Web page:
Thursday, January 17

Japan is release official data on tertiary industry activity, a leading indicator of economic activity.

Australia is to produce official data on the monthly change in the number of people claiming unemployment benefits and the unemployment rate, a leading indicator of economic health. The country is also to release a report on inflation expectations.

Switzerland is to publish government data on producer price inflation, a leading indicator of consumer inflation.

The ECB is to release its monthly bulletin, which contains the data policymakers evaluate when making the monthly interest rate decision.

Canada is to publish official data on foreign securities purchases, which is linked to currency demand.

Elsewhere, the U.S. was to produce official data on building permits, a leading indicator of future construction activity, as well as data on housing starts. The U.S. was also to release the weekly government report on initial jobless claims and data on manufacturing activity in Philadelphia.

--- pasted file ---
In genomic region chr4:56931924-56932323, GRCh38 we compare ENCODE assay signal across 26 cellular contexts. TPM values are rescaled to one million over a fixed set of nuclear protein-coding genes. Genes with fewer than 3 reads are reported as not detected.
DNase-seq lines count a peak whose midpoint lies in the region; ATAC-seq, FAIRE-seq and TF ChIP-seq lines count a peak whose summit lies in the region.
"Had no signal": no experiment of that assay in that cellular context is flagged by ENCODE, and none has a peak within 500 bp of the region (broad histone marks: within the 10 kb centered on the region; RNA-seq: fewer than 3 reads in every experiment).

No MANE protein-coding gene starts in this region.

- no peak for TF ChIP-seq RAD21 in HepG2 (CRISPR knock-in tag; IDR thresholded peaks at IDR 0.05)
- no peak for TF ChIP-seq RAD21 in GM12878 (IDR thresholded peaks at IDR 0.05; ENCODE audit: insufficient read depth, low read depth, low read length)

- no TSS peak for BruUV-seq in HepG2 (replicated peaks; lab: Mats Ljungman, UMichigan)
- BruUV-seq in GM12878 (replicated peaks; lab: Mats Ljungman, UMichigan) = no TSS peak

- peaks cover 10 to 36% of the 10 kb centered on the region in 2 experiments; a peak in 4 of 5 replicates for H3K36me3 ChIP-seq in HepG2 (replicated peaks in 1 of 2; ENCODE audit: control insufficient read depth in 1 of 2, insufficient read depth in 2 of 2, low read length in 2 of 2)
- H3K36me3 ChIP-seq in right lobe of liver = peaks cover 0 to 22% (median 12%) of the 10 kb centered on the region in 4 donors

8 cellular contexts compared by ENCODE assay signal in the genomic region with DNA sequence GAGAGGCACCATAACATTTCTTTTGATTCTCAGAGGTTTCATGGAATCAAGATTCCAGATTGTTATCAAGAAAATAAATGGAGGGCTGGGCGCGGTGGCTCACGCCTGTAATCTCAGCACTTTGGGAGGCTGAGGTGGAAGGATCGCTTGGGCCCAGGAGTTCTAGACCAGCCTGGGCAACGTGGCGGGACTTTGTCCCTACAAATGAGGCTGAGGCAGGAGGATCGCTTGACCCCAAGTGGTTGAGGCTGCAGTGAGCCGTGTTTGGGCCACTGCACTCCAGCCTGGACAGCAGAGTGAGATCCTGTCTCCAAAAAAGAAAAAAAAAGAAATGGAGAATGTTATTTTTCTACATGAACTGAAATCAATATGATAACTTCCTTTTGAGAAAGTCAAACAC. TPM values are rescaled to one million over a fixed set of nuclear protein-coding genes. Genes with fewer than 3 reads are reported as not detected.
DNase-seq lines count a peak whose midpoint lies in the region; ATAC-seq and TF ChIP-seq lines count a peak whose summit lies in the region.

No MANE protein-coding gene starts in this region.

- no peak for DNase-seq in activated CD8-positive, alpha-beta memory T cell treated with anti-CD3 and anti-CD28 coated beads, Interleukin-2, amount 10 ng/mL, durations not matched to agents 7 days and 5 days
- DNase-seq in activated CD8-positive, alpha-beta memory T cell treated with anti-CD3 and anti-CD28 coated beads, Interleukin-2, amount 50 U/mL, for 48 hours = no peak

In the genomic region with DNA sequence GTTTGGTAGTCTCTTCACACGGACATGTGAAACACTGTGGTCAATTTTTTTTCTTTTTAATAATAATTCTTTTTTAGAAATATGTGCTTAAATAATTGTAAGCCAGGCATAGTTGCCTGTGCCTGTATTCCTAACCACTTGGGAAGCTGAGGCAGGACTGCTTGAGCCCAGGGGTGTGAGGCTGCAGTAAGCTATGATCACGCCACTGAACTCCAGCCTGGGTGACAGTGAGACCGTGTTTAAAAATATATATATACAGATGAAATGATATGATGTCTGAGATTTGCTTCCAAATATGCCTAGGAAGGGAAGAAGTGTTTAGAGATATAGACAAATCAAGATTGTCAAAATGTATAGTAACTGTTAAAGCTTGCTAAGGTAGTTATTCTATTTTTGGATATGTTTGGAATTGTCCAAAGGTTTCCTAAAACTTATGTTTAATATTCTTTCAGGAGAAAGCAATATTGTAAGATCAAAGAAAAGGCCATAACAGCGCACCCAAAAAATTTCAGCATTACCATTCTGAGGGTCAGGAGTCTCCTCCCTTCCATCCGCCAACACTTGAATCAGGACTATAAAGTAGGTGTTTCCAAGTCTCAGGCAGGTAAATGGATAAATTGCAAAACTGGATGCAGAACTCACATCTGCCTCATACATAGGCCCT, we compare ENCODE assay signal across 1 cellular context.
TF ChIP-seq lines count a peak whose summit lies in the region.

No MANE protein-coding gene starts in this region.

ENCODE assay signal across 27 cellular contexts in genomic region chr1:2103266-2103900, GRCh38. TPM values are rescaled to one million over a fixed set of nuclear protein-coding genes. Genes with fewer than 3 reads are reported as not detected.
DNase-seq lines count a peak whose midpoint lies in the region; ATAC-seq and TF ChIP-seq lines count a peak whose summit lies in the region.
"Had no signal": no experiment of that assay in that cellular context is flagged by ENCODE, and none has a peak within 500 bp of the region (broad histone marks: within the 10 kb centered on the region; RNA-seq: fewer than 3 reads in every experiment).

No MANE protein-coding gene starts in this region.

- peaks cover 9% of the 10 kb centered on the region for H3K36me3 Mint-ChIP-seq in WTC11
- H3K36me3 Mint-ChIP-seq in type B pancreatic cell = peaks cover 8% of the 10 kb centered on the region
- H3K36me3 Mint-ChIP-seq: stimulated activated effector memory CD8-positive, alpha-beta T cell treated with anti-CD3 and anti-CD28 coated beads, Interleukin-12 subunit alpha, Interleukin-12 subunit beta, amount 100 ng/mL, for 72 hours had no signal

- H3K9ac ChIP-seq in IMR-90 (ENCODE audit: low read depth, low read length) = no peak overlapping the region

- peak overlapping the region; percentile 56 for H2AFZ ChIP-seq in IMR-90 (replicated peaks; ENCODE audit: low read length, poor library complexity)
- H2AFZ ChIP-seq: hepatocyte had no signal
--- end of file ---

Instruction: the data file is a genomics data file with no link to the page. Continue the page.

Later Thursday, New Zealand is to publish official data on consumer price inflation.

Friday, January 18

China is to release official data on fourth quarter gross domestic product, the broadest measure of economic output and the leading indicator of growth. Beijing is also to release government data on industrial output, fixed asset investment and retail sales.

The U.K. is to produce official data on retail sales, the government measure of consumer spending, which accounts for the majority of overall economic activity.

Later in the day, Canada is to publish official data on manufacturing sales, a leading indicator of economic activity.

The U.S. is to round up the week with preliminary data from the University of Michigan on consumer sentiment, a leading indicator of consumer spending.

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The views and opinions expressed herein are the views and opinions of the author and do not necessarily reflect those of Nasdaq, Inc.


The views and opinions expressed herein are the views and opinions of the author and do not necessarily reflect those of Nasdaq, Inc.